Those headed to the UIC Forum on Saturday will not be drawn to the expo there for food or music but out of hearts seeking to serve others. The free, six-hour event, the Global Activism Expo, features nearly 100 nonprofit organizations that bolster communities and make social change. We've scoped out these Chicago-area organizations that will be showcased at the expo and that are in need volunteers, giving you the chance to make an impact right away.
Get Bike-Handy and Earth-Friendly: If it wasn't for the Working Bikes Cooperative, Chicago would have thousands of rusty metal chains, cogs and other random bicycle parts in its landfills. Instead, thousands of bicycles have been shipped to Latin America and Africa for people who rely on the bikes as their only mode of transportation. Other bikes are redistributed to charities throughout the Chicago area while still others go through a refurbishing process so they can be resold to help run Working Bikes, which houses its two-wheel machines in a massive 22,000-square-foot warehouse, display and shop space in Little Village. As far as volunteers, anyone with an interest in helping out the organization can drop by and learn new bike repair skills from Working Bikes' half-dozen mechanics. Or they can contribute on the administrative side. "We don't have any specific requirements," says Raul Gonzalez, the general manager at Working Bikes, of the volunteers. "We really have open hands when it comes to needs. Just drop by. You can walk in and help put working bikes in motion."
Volunteer hours: 5 pm - 9 pm Tuesdays, noon-7 pm Wednesdays, noon - 5 pm Saturdays.
2434 S. Western Ave.; 773-847-5440
Go Global: Heartland International exists in part to show that we don't have to live on either coast to use our resources for the rest of the globe. The nonprofit organization, with offices in the Loop, uses resources and ingenuity from the Midwest to reach out specifically to women in emerging democracies while encouraging development through microenterprise. The organization currently runs an exchange program between grassroots leaders in the United States, Nicaragua and Belize, as well as another exchange between young entrepreneurs in the United States and Kenya. Volunteering opportunities in Chicago include office work, strategic planning, providing a homestay for a Heartland program participant and taking part in a four-day job shadowing experience with the leader of a nonprofit organization in an emerging democracy.
70 East Lake; 312-750-9888
Heart for India: The act of reading a sentence may come without thought for us, but to millions of Indian children who do not have access to literacy education, reading words, much less sentences, presents an impossible task. To combat this, there is Pratham. Meaning "first" in Sanskrit, Pratham aims to motivate Americans to raise funds for literacy and become more aware of the issue and its consequences in India. The newly formed Chicago chapter of Pratham USA holds galas, socials, networking events and fundraisers to both connect those interested in the plight of Indian children and the state of their education, as well as to raise money that will ensure they receive assistance from reading and writing programs.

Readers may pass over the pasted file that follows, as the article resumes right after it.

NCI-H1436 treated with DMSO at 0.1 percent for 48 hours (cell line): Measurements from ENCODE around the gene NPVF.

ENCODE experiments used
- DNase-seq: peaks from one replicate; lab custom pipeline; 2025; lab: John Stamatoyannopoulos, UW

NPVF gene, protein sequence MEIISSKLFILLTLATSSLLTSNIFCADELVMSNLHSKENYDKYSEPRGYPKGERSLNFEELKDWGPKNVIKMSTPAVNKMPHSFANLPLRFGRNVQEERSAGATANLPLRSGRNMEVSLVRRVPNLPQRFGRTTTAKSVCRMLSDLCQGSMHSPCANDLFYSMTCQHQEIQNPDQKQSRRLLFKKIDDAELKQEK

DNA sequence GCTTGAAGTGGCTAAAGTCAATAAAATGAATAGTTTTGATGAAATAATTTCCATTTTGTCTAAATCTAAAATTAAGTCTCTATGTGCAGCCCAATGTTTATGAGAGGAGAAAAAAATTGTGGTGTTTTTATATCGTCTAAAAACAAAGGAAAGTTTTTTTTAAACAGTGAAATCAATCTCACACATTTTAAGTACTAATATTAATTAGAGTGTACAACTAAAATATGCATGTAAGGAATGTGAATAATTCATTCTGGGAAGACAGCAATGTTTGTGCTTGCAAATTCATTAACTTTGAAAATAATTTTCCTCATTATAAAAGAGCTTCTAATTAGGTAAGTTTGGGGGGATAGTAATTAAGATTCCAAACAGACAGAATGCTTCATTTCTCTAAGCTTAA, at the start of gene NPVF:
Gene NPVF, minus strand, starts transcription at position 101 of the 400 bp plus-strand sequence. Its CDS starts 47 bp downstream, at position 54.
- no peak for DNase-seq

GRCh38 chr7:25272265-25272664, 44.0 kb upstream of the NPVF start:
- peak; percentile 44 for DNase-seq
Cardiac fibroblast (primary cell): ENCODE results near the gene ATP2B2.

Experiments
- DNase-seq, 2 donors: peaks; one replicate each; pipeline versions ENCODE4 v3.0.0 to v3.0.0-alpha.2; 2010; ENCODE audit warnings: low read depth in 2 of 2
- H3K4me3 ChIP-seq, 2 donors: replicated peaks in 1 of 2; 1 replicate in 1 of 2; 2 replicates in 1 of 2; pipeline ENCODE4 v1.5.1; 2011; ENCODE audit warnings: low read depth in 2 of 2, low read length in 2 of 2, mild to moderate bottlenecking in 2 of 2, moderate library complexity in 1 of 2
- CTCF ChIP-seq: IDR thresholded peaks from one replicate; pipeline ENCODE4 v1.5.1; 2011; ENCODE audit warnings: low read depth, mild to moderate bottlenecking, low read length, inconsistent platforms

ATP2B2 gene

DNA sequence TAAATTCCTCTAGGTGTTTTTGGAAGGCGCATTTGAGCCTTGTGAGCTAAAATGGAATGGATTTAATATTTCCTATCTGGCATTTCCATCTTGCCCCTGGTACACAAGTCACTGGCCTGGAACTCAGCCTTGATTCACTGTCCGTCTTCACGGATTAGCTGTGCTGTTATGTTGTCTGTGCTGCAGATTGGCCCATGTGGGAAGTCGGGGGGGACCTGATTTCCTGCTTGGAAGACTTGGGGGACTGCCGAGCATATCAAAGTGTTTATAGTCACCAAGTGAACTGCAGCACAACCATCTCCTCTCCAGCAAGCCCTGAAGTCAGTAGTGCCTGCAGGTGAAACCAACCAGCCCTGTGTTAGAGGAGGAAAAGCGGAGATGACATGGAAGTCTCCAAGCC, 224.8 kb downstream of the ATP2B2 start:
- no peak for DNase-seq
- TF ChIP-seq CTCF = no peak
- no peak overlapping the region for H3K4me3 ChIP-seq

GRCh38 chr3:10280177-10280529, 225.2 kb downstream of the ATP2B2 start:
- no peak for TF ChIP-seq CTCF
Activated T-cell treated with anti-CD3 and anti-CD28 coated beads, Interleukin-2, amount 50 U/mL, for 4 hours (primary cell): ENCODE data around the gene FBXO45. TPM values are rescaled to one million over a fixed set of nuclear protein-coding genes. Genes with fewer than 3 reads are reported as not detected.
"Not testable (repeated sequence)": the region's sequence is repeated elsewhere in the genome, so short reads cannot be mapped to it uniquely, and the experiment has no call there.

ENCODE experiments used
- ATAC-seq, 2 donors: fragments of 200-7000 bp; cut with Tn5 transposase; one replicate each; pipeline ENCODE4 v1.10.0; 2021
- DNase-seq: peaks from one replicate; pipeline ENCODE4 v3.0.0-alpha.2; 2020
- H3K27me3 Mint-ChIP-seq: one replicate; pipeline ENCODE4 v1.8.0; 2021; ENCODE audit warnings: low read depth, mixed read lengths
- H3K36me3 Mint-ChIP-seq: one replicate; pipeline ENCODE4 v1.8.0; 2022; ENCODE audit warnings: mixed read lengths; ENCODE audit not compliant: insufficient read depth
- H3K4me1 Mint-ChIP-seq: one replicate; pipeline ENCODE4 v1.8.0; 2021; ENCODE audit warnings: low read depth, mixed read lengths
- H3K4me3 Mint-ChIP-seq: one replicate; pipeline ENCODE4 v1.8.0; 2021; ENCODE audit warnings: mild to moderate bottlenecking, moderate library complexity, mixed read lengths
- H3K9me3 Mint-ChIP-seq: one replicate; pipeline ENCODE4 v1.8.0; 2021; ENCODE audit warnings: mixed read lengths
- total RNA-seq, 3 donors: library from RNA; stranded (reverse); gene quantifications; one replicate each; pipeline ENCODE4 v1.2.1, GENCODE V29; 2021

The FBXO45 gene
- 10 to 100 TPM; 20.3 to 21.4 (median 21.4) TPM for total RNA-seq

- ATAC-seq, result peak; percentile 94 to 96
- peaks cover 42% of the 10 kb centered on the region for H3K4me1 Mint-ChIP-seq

For more info, e-mail email@example.com
Connect with Uganda through Art: Sparked by the visit of three students to Uganda, ProjectFOCUS concentrates on connecting communities in the United States and Uganda through art. The first art project began with 1,000 photos taken by Ugandan youth with donated cameras, which sparked dual art exhibitions in Chicago and Kampala, Uganda. Started and based primarily in Chicago, ProjectFOCUS then branched out and raised funds through art exhibitions in several U.S. cities; its current goal is to work and research closely with the people of the Lyantonde District to identity needs and continue raising funds and awareness of Uganda in the U.S. through art exhibitions consisting of photos and handmade quilts. Some of that work has already borne results, as an Internet Cafe was established last June in Lyantonde.
1618 W. 17th Street, Unit 2R
Translating Mayan Artwork into Economic Development: Bright magenta, blue and yellow woven handicrafts made by Mayan artisans in the Guatemalan highlands can be purchased by Americans with the knowledge that the revenue will go toward education and economic development for the weavers and artists. MayaWorks coordinates volunteers who want to host a sale of Mayan handicrafts, like bags and beads, and channels products to their event. If you're looking for a way to volunteer with a group of friends, especially a group of friends that likes to shop for novelties, MayaWorks has the intricately patterned runners, potholders and aprons to make you feel good about shopping for original, handmade items.
1732 W. Hubbard; 312-243-8050
The Global Activism Expo runs from noon-6 pm Saturday at the UIC Forum, 725 W. Roosevelt Road. Admission is free.